He was the rightful owner, not Adele.
The paintings weren't hers to give away.
So the will is invalid?
Technically, it's not a will.
It's not legally binding.
It's more like a wish.
Now we need to get all this to Rudolf Wran, the head of the restitution committee.
Yes. And then your aunt is coming home with us.
Randy, wait and listen.
She is the Mona Lisa of Austria.
Do you think they will just let her go?
See, we've left Mr Wran
four messages this morning alone.
Mr Wran is very busy right now.
-Yes, of course we understand,
but it is essential that we speak with him.
-The problem is it's imperative that we speak to him this morning.
-Randy, is that him?
I think it's best if you leave him a message.
Mr Wran? Mr...Mr Rudolf Wran?
Hi. I'm Randy Schoenberg.
This is my client, Mrs Altmann.
-How do you do?
-Of course. I'm so sorry
I haven't had a moment to reply to your calls.
-Please don't apologise.
You're a very important man, very busy.
There's new information the restitution committee needs to be aware of
before they come to any decision on the Bloch-Bauer case.
Is there indeed?
It's all in here. I've made some observations in the margins. Excuse my handwriting.
You've been busy during your stay in Vienna.
We didn't come here to eat cake.
Mr Schoenberg, I understand you're the composer's grandson.
Now, do you know what a fan I am of his work?
You're a man of refined taste, Mr Wran.
The genius of the 12-tone compositional system
should not be underestimated.
Thank you for your efforts, but we have all the information we need now.
If you'll excuse me, there's work to be done.
It's hard to believe Hitler once applied to be an art student here.
I wish they'd accepted him.
They're all here.
The woman just coming in the door...
Elizabeth Gehrer, Minister of Culture.
With your new friend, Rudolf Wran.
Quite a turnout.
They're putting on a very good show.
Welcome to the Restitution Conference.
TRANSLATES INTO GERMAN
I will never forget the day that they stormed in our house
and...took our paintings off the wall.
Our maid went into my mother's wardrobe...
and took out the clothes, and she said to her,
"Don't think of going to the police,
"because they'll be here anyway."
And so it was.
Some police came,
and other people, and stripped the place.
When people see the famous portrait, they see
a masterpiece by one of Austria's finest artists.
But I see a picture of my aunt,
a woman who talked to me about life
while I brushed her hair in her bedroom.
You see, that's an interesting word.
You know, I looked it up in the dictionary.
"Restitution - the return of something to its original state."
Now, that made me think.
You see, I would love to return to my original state.
I would love to be a happy woman living in this beautiful city.
Like so many of my generation who had to flee,
I will never forgive them for preventing me from living here.
At the very least, we should be reunited with what is rightfully ours.
Mrs Altmann, Dr Bernhard Kohler.
I work at the Belvedere Gallery.
And how can I help you, Dr Kohler?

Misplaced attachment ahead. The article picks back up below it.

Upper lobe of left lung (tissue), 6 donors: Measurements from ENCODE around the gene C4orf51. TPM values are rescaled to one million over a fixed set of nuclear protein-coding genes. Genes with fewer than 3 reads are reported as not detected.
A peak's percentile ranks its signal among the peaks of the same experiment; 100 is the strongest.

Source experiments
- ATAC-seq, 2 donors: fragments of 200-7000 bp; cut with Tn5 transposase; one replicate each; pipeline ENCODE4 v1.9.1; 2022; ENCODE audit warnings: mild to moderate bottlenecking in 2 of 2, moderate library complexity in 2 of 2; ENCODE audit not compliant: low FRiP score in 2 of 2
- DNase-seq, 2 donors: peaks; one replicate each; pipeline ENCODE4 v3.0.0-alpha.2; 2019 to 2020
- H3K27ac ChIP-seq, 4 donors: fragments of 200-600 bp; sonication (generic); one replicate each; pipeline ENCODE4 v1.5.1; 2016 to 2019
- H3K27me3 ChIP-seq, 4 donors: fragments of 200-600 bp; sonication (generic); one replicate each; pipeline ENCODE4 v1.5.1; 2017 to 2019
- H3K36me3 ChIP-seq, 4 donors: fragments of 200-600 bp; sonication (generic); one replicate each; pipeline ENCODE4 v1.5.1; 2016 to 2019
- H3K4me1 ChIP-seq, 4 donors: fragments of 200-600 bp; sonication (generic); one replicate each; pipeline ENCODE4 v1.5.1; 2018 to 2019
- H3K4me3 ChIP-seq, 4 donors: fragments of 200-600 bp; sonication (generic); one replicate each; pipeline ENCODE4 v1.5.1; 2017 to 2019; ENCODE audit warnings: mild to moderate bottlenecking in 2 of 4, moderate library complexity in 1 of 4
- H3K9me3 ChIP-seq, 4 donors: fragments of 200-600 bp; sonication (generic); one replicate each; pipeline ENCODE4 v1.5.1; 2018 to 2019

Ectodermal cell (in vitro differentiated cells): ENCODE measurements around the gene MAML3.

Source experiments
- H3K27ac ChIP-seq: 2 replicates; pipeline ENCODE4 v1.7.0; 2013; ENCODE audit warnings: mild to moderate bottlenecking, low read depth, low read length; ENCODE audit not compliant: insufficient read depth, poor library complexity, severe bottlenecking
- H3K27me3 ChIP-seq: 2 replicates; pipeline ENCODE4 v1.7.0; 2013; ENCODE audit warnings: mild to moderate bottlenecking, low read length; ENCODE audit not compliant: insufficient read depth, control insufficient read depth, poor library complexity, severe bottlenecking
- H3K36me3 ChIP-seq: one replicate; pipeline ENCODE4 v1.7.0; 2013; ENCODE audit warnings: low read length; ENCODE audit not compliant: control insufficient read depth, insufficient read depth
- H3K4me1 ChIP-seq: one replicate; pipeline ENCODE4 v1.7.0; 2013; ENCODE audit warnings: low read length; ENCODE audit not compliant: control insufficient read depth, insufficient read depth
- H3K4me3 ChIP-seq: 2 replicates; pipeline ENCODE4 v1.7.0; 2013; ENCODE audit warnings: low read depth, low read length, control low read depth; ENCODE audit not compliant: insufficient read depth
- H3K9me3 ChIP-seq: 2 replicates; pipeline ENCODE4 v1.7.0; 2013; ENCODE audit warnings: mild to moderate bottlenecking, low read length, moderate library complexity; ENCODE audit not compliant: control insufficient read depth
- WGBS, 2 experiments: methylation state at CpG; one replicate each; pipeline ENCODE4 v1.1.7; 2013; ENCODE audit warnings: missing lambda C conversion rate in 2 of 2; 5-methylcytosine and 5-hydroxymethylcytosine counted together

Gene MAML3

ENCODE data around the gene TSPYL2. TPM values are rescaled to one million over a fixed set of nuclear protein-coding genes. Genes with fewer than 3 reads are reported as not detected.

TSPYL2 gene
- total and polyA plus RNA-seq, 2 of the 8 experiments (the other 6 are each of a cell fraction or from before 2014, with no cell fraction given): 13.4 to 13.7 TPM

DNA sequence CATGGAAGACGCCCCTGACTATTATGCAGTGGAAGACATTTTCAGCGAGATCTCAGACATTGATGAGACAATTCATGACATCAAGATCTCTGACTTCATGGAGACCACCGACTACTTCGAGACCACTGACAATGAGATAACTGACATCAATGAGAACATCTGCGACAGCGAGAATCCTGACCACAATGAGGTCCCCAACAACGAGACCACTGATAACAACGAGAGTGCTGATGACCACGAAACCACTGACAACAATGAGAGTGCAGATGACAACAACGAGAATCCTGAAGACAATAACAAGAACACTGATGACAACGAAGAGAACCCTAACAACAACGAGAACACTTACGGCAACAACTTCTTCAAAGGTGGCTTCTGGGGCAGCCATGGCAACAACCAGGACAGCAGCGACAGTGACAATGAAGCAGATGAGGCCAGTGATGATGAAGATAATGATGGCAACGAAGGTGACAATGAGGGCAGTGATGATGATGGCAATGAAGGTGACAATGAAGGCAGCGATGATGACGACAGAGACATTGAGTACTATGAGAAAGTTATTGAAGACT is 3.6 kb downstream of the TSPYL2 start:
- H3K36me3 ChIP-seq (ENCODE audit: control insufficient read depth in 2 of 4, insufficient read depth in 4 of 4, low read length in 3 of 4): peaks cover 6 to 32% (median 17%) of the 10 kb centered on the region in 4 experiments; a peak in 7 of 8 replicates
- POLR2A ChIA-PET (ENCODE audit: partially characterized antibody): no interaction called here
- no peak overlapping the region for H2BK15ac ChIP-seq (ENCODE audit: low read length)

If the decision of the committee is in your favour, take the three landscapes,
but we implore you, not the portraits.
You have grown attached to them.
We cannot imagine Austria without them.
once the past has been put to right,
I would be open to an arrangement with you.
Maria, may I speak with you for a moment?
Will you excuse me? I think my lawyer's getting a trifle nervous.
Please feel free to call me so we can resume the conversation.
I think we need to be careful about what we say.
Oh, you mean you think I should be careful about what I say.
A moment ago, you called me your lawyer. Most people take advice from their lawyers.
Yes, when they ask for it.
Now, if you don't mind, I would like to walk back to the hotel alone.
DISTANT BELL TOLLING
DOOR BELLS JINGLING
Ja, ja, ja.
CROWD JEERS AND YELLS
CAR HORN HONKS
And this is Minister Gehrer.
How do you do?
Dr Dreimann here is our principal attorney on this very complicated case.
Some cases are more complicated than others,
but after much deliberation,
we regret to inform you, Frau Altmann,
that the committee has decided that the five Klimt paintings
hanging in the Belvedere will remain there.
Please tell me this is a joke.
They're not joking, Randy.
-Your aunt's will should be obeyed.
-But that's the point. It isn't even a will.
Uh, the paintings aren't hers to give away. Here.
Uh, where is it?
We have proof that the paintings were Ferdinand's property,
not his wife's, which makes her will invalid.
I think this is the one you're looking for.
And that's ignoring the fact that there was a deliberate cover-up to conceal the manner
in which the paintings ended up in the gallery.
They're not interested in the facts, Randy.
Your aunt's request needs to be respected.
It's not a legally binding will.
Do you imagine my aunt would have written those words
if she knew what was to come?
The looting of her home, the murder of her people.
Our decision is non-negotiable.
If you don't agree with it, your only option is to pursue the case in court.
Come on, Randy, let's go.
Dr Dreimann, you speak as if you knew my aunt,
but you did not know her,
and I can tell you right now that what you have decided today
would make her ashamed to call herself an Austrian.
And you should be ashamed, too.
It's not America. In order to pursue the case in Austria,
the government demands a deposit against the cost of 1.8 million, and that's for starters.
Based on a portion of the estimated value of the paintings.
OK, so on one hand, they're saying, "Take us to court."
On the other hand, it's financially impossible for us to do that.